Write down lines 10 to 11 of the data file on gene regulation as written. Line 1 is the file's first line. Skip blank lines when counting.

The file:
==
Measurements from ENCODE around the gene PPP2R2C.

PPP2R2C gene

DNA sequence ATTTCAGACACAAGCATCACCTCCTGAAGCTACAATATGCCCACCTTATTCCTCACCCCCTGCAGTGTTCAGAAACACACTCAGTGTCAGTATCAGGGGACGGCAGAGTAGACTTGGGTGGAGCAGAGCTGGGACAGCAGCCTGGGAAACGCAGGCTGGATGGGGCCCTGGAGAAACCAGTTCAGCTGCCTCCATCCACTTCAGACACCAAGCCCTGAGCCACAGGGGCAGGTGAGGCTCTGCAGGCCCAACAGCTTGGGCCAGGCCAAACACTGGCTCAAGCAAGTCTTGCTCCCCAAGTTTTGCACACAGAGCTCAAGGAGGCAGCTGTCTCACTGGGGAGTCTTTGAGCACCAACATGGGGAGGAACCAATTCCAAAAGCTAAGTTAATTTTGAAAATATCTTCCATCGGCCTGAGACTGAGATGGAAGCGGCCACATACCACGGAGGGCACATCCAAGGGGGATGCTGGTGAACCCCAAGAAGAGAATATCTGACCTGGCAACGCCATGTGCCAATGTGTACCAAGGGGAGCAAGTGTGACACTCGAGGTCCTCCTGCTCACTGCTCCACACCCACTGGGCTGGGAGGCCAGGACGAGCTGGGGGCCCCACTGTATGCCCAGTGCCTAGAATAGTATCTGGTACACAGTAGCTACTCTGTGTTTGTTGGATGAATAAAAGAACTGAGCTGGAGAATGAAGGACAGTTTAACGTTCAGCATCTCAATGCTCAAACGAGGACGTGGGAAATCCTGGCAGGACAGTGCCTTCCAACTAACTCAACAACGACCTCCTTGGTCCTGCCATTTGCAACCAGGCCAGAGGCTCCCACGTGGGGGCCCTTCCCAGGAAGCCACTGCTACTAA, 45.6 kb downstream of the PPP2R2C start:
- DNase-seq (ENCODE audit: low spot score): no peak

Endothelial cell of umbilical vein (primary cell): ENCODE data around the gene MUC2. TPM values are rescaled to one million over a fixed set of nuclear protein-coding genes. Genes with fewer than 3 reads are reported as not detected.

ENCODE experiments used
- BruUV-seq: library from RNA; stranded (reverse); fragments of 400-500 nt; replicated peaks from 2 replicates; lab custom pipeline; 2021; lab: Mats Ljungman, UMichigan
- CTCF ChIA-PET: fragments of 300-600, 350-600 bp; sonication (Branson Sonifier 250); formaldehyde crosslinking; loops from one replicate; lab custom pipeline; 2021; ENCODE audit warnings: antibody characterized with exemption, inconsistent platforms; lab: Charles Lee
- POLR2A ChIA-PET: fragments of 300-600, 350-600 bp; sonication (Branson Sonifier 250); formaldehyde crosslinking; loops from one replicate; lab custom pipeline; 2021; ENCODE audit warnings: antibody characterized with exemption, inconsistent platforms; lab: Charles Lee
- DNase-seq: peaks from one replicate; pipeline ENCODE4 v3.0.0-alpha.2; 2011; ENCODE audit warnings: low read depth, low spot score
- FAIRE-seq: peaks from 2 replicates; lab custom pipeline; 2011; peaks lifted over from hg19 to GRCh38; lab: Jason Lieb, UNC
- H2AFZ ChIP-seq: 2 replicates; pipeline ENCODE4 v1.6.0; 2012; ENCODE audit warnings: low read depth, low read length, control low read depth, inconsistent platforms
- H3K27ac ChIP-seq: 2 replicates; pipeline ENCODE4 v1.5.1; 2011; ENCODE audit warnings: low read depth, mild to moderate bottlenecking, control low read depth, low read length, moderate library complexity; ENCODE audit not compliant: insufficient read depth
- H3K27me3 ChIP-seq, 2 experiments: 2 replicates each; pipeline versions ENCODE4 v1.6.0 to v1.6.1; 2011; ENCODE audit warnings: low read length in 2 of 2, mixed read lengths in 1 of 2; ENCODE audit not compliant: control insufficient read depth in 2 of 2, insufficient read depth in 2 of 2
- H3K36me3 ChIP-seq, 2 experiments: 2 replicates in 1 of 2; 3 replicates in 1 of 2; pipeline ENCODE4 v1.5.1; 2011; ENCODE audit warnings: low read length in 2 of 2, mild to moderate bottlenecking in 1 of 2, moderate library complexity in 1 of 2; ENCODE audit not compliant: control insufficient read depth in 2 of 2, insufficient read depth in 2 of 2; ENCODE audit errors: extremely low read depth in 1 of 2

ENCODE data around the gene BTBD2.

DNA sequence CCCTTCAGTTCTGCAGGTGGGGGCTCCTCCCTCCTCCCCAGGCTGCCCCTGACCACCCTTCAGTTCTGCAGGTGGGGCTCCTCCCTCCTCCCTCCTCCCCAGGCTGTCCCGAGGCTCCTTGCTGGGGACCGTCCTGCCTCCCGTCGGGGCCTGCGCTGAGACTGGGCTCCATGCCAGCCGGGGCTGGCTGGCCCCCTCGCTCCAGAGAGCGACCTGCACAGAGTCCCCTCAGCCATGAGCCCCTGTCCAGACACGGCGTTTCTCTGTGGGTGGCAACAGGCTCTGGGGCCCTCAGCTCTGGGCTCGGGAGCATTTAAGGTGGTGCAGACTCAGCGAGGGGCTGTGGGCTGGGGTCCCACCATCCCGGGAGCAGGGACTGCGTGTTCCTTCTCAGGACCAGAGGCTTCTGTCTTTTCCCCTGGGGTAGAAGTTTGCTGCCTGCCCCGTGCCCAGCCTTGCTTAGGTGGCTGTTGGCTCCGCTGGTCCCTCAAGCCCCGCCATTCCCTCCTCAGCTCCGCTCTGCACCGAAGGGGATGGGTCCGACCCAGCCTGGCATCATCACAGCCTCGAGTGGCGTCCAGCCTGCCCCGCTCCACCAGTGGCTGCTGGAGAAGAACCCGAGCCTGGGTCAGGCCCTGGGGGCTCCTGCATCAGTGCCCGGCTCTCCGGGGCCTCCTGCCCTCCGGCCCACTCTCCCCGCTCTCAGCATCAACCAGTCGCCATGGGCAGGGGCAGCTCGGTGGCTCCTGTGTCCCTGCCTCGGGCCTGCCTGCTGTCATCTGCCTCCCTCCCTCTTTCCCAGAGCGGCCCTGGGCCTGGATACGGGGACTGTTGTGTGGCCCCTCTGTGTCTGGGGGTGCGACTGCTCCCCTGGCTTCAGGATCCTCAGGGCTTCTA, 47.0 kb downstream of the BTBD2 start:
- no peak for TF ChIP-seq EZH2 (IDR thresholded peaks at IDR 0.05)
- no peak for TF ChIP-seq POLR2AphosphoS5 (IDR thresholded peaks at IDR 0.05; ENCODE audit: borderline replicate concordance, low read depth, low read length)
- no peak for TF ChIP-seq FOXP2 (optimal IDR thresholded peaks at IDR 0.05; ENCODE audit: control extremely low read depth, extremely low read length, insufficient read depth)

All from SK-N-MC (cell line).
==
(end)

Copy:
- DNase-seq: peaks from one replicate; pipeline ENCODE4 v3.0.0-alpha.2; 2011; ENCODE audit warnings: low read depth, low spot score
- FAIRE-seq: peaks from 2 replicates; lab custom pipeline; 2011; peaks lifted over from hg19 to GRCh38; lab: Jason Lieb, UNC